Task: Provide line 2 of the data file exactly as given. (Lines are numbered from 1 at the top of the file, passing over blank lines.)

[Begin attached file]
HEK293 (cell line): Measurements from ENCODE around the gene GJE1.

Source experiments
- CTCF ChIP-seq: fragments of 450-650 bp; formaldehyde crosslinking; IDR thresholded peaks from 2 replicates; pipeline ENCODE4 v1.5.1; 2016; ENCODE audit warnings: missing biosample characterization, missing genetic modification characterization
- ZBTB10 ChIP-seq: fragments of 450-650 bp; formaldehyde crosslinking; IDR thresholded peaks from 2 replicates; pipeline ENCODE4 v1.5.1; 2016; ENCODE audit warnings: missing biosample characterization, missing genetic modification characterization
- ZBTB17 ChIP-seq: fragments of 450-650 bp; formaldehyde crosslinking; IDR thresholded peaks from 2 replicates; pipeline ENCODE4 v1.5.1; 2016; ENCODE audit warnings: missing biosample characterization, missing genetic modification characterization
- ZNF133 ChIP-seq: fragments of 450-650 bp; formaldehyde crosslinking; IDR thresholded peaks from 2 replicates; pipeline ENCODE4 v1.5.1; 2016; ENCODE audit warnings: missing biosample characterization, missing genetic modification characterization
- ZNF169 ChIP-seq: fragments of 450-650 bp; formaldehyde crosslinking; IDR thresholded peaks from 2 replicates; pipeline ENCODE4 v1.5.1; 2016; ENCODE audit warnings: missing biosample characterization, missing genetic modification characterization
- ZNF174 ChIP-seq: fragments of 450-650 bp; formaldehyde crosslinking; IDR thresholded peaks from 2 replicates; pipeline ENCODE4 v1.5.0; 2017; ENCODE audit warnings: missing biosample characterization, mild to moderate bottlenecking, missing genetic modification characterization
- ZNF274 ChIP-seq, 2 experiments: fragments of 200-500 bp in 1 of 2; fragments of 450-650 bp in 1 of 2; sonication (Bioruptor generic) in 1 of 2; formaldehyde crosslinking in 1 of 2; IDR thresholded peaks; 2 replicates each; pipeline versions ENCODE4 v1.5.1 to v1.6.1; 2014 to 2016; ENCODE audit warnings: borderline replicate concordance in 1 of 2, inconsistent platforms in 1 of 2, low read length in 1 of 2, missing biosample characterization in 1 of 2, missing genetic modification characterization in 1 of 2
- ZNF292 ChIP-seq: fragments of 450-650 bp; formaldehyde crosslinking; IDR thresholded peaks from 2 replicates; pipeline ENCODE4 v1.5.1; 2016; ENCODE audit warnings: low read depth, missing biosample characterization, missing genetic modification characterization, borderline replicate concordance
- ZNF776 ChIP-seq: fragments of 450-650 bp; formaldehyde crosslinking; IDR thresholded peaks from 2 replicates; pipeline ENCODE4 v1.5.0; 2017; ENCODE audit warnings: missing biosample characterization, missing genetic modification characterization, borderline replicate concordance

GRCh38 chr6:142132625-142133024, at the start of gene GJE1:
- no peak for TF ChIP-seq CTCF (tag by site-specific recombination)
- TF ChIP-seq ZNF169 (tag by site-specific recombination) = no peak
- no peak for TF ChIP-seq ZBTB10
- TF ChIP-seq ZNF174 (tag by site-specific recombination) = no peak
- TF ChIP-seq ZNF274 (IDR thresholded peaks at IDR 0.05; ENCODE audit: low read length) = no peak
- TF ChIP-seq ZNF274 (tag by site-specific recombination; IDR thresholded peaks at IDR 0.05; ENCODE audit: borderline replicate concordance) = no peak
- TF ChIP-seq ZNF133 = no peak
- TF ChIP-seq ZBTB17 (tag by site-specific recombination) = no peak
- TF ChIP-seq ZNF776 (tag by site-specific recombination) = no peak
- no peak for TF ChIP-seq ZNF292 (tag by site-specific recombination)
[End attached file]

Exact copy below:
Source experiments